establishing a therapeutic relationship > shared power and responsibility > getting to know the person > empowering the person > trust and respect
Overcoming stiga (Ageism)
bias towards older individuals, fear of dependency > us vs them > myths and stereotypes > denial of ageing
Language should be
accurate, respectful, inclusive, empowering and non-stigmatising
2: Theory in Practice
What is a theory?
a systematic way of understanding events or situations (1) a set of concepts that explain or predict events by illustrating the r/s between variables (2) applicable to a broad variety of situations (3) abstract, until filled with practicality
Types of theories and examples
(1) explanatory, describes the reasons a problem exists. e.g. health belief model + theory of planned behaviour (2) change: guides development of health interventions. e.g. Diffusion of innovations + implementation theory not mutually exclusive
Role of theory
Foundation for program planning, implementation of evidence-based interventions --> use a planning model, e.g. precede-proceed + theoretical domains framework
9 criteria to assess theory quality
(1) clarity of constructs (2) clarity of r/s between constructs (3) measurability / methodology (4) testability (5) being explanatory, statistical or observatory (6) describing causality (7) parsimonious (8) generalisability across behaviours, populations and contexts (9) evidence-based
emphasises the interaction between and across all levels of a health problem. levels of influence (1) individual, intrapersonal, cognitive behavioural (2) interpersonal (3) community, insitutional
individual key concepts
most basic level: what we know and think affects our actions, e.g health belief model + stages of change (transtheoretical) + theory of planned behaviour + precaution adoption process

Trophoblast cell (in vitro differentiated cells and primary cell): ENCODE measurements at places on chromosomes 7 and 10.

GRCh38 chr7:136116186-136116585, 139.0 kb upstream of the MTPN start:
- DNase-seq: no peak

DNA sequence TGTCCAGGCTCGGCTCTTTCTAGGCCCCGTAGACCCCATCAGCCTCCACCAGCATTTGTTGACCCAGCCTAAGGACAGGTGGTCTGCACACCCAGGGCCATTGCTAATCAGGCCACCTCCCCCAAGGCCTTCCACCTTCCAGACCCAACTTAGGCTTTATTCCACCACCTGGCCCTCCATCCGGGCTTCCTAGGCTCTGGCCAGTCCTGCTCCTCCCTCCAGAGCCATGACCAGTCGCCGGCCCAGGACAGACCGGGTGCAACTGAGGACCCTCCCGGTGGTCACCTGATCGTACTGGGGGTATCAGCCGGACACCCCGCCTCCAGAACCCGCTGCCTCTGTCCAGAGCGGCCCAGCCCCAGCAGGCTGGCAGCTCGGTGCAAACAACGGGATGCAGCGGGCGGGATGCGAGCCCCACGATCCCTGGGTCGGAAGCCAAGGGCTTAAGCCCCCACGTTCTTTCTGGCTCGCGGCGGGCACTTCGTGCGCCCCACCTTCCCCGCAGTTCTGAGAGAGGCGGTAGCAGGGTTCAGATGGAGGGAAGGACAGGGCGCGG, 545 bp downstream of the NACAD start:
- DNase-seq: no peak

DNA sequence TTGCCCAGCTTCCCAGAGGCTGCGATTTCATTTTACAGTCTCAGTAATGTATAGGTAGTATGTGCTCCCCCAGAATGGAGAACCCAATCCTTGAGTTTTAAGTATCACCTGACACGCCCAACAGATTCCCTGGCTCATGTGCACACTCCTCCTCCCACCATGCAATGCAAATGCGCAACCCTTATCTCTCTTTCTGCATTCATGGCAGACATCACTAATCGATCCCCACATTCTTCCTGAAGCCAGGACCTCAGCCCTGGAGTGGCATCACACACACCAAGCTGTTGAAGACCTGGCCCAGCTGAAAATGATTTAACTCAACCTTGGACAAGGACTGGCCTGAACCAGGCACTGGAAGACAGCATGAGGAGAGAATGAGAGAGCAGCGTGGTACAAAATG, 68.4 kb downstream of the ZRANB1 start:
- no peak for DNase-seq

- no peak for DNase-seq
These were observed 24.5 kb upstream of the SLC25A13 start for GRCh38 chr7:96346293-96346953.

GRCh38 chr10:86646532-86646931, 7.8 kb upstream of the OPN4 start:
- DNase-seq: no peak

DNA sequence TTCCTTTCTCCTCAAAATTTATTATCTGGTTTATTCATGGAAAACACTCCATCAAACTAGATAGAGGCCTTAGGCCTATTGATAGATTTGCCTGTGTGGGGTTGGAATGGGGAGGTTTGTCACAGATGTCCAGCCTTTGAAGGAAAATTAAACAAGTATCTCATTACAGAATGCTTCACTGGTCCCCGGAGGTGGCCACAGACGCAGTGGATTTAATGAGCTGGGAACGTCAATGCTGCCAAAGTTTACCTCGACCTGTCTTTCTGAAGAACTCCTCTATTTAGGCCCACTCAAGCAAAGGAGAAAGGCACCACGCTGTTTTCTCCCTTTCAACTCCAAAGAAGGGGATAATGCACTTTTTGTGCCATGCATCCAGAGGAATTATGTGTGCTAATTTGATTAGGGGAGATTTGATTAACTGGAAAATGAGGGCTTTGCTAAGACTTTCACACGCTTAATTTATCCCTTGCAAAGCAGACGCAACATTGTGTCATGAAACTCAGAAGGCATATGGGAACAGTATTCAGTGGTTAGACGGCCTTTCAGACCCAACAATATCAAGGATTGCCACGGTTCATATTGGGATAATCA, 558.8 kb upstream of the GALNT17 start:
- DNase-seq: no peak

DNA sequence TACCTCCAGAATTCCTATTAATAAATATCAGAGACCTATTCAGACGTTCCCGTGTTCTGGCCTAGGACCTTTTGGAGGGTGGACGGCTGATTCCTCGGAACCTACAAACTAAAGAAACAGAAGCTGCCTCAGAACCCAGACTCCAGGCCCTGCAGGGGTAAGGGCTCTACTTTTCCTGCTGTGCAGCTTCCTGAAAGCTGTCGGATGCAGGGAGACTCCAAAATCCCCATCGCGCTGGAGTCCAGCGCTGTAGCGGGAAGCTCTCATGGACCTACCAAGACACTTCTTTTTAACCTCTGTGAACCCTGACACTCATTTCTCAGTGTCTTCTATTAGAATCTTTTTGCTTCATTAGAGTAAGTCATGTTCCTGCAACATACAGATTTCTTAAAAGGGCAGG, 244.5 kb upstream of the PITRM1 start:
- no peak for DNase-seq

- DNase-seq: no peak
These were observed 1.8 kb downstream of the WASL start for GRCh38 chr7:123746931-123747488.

interpersonal key concepts
assumes individuals exist within and are influenced by a social environment, e.g. social cognitive theory + theory of reasoned action + theory of planned behaviour
community key concepts
how social systems function and change, e.g. diffusion of innovations theory + communication theory + community organisation
What is a self-report?
cheap, easy and common, especially useful for measuring sexual behaviours, attitudes, opinions and beliefs BUT consistently underestimates the proportion of individuals at risk
Consequences of inaccuracy
(1) under/over estimation of risk and inappropriate interventions and resource allocation (2) misclassification of risk status by the individual (3) obscuring possible causal relationships between risk and disease (4) erroneous conclusions about effectiveness of intervention strategies
Assessing accuracy of self-report
(1) true positive / negative: screening = diagnosis (2) false positive: screened but no actual disease (3) false negative: not screened but has disease
proportion of people with diagnosis who score positive on screening instrument = people who are at risk for a health behaviour who accurately report that they are a smoke (a/(a+c))